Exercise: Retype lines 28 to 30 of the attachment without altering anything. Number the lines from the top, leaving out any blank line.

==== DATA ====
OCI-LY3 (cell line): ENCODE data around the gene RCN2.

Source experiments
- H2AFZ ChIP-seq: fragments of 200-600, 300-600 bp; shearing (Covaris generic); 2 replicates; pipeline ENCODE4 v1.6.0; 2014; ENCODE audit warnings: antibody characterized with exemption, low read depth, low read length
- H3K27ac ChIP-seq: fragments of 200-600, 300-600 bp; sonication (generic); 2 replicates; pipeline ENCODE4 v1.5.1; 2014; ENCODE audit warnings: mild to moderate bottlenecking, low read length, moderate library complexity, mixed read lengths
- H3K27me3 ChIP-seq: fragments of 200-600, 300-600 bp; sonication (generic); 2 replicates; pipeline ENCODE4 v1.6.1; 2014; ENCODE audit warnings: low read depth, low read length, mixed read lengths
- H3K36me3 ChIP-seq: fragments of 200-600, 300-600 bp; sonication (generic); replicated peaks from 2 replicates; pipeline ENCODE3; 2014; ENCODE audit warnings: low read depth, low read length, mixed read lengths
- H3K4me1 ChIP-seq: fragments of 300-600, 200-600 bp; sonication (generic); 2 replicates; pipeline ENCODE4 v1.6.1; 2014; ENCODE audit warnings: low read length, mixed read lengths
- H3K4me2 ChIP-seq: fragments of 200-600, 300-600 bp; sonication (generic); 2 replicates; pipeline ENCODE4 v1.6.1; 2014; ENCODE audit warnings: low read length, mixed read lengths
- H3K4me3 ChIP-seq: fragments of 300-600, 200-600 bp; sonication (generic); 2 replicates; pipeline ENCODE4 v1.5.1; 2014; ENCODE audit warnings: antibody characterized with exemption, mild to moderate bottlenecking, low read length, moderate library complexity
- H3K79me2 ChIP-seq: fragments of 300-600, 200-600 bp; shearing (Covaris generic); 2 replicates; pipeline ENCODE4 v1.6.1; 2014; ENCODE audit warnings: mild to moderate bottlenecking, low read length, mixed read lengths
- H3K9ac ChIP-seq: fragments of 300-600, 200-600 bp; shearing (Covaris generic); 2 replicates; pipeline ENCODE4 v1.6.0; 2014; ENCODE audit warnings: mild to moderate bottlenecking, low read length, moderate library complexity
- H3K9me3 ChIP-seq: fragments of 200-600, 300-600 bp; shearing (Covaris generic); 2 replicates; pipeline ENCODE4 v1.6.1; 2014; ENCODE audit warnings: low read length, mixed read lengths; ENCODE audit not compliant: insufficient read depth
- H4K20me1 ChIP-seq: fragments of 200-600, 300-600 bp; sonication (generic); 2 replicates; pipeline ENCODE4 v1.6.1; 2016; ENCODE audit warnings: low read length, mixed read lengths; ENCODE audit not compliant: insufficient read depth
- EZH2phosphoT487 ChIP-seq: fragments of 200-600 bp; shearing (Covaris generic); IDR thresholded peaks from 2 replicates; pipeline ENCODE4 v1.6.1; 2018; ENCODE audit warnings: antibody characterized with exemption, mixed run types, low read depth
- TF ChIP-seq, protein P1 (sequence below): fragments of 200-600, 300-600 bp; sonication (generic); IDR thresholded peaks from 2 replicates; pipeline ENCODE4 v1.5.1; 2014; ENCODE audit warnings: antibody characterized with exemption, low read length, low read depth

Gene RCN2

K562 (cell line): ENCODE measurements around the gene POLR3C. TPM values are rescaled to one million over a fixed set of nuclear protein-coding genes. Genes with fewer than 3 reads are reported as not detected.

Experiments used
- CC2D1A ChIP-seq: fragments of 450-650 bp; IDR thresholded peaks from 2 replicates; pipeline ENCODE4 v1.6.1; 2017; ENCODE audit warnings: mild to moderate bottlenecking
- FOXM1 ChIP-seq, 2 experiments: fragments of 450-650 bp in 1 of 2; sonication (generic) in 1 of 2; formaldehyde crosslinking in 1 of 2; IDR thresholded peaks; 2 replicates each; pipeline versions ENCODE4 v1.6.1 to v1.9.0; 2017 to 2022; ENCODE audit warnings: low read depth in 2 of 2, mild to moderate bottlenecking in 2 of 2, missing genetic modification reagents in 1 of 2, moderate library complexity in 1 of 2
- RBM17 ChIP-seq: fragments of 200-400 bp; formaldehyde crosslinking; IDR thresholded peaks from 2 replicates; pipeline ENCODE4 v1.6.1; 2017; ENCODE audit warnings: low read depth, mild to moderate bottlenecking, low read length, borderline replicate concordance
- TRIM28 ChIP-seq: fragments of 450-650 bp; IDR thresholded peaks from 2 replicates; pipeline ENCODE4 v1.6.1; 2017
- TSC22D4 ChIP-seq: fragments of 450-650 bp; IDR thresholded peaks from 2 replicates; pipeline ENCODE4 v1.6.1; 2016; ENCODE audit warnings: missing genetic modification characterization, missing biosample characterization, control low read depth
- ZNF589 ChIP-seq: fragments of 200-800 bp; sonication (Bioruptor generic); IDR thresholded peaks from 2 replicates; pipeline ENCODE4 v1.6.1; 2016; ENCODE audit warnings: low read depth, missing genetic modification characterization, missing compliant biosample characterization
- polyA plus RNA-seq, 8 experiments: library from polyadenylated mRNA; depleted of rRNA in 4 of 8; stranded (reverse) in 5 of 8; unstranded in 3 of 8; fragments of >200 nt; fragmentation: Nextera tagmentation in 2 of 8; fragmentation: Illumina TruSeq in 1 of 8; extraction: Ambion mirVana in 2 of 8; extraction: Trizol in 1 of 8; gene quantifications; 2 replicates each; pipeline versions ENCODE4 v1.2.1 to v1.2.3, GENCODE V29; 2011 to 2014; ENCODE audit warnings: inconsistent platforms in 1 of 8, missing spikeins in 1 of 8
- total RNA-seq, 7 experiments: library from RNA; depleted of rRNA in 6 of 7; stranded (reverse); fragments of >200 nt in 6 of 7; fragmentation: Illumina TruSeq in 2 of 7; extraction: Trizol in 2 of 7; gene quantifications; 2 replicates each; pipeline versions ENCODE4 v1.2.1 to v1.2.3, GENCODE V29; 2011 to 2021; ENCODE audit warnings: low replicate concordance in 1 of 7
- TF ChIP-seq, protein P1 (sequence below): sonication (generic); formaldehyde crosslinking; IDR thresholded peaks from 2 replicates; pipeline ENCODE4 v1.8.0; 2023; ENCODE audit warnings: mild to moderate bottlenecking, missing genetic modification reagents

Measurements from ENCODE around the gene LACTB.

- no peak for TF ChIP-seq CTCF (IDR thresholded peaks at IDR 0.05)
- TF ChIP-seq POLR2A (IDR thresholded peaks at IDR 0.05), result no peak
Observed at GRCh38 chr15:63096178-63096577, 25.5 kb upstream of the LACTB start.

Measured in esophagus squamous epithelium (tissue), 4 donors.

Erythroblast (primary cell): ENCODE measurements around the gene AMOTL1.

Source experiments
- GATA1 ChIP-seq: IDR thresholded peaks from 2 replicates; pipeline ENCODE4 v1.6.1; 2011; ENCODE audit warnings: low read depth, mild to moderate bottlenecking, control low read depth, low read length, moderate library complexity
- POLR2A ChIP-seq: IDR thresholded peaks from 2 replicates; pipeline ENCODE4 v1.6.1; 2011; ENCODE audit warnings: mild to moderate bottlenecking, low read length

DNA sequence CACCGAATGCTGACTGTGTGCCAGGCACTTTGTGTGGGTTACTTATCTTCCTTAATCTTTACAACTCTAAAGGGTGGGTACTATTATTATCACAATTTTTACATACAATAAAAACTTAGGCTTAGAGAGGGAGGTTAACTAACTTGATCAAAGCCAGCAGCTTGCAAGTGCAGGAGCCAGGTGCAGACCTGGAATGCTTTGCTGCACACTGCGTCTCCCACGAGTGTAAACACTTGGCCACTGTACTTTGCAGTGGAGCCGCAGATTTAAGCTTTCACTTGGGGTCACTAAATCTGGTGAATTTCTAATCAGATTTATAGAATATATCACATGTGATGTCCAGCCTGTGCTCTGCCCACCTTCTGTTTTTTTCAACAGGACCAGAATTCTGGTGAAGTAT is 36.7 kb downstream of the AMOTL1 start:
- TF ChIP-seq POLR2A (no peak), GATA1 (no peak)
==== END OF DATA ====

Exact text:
Measurements from ENCODE around the gene LACTB.

- no peak for TF ChIP-seq CTCF (IDR thresholded peaks at IDR 0.05)
- TF ChIP-seq POLR2A (IDR thresholded peaks at IDR 0.05), result no peak